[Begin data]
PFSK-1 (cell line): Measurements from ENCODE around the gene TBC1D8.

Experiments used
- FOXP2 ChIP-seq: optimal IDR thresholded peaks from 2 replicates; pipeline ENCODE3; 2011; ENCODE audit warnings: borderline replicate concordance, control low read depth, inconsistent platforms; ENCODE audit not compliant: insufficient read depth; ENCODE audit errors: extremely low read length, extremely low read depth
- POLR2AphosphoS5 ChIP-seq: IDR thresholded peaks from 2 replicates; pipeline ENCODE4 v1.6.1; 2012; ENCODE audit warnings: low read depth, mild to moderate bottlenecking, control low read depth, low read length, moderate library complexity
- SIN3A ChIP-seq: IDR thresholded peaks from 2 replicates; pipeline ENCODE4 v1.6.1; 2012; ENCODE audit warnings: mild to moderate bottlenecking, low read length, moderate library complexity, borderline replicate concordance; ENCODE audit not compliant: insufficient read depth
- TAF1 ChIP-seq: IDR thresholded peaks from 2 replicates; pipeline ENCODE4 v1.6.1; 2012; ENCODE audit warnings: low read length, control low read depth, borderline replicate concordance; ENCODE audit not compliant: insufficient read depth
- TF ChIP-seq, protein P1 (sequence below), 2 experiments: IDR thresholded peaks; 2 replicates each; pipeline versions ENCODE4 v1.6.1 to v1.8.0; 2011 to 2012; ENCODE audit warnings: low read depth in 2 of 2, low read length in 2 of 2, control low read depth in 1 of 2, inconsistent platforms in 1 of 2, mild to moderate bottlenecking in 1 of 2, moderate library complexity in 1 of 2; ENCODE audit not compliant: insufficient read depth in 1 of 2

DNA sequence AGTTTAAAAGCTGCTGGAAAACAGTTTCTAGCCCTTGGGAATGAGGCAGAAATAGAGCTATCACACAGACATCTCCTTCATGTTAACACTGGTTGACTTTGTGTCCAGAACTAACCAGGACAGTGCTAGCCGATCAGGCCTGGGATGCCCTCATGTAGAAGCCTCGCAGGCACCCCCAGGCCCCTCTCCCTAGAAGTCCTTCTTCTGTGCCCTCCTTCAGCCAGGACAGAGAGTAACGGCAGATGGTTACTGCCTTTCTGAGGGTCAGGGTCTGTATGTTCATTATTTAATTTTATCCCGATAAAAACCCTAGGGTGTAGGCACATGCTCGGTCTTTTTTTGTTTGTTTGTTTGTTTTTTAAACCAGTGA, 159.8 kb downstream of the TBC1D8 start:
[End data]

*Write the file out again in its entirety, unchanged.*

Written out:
PFSK-1 (cell line): Measurements from ENCODE around the gene TBC1D8.

Experiments used
- FOXP2 ChIP-seq: optimal IDR thresholded peaks from 2 replicates; pipeline ENCODE3; 2011; ENCODE audit warnings: borderline replicate concordance, control low read depth, inconsistent platforms; ENCODE audit not compliant: insufficient read depth; ENCODE audit errors: extremely low read length, extremely low read depth
- POLR2AphosphoS5 ChIP-seq: IDR thresholded peaks from 2 replicates; pipeline ENCODE4 v1.6.1; 2012; ENCODE audit warnings: low read depth, mild to moderate bottlenecking, control low read depth, low read length, moderate library complexity
- SIN3A ChIP-seq: IDR thresholded peaks from 2 replicates; pipeline ENCODE4 v1.6.1; 2012; ENCODE audit warnings: mild to moderate bottlenecking, low read length, moderate library complexity, borderline replicate concordance; ENCODE audit not compliant: insufficient read depth
- TAF1 ChIP-seq: IDR thresholded peaks from 2 replicates; pipeline ENCODE4 v1.6.1; 2012; ENCODE audit warnings: low read length, control low read depth, borderline replicate concordance; ENCODE audit not compliant: insufficient read depth
- TF ChIP-seq, protein P1 (sequence below), 2 experiments: IDR thresholded peaks; 2 replicates each; pipeline versions ENCODE4 v1.6.1 to v1.8.0; 2011 to 2012; ENCODE audit warnings: low read depth in 2 of 2, low read length in 2 of 2, control low read depth in 1 of 2, inconsistent platforms in 1 of 2, mild to moderate bottlenecking in 1 of 2, moderate library complexity in 1 of 2; ENCODE audit not compliant: insufficient read depth in 1 of 2

DNA sequence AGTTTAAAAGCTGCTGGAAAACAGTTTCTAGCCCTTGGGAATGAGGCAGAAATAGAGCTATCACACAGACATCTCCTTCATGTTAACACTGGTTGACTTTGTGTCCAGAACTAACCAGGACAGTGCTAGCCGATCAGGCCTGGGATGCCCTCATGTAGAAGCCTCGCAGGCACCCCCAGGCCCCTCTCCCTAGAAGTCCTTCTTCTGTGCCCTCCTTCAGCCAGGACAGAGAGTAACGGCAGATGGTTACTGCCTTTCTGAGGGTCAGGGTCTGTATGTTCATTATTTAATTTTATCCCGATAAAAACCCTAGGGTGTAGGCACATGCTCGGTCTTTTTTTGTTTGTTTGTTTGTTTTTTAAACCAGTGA, 159.8 kb downstream of the TBC1D8 start: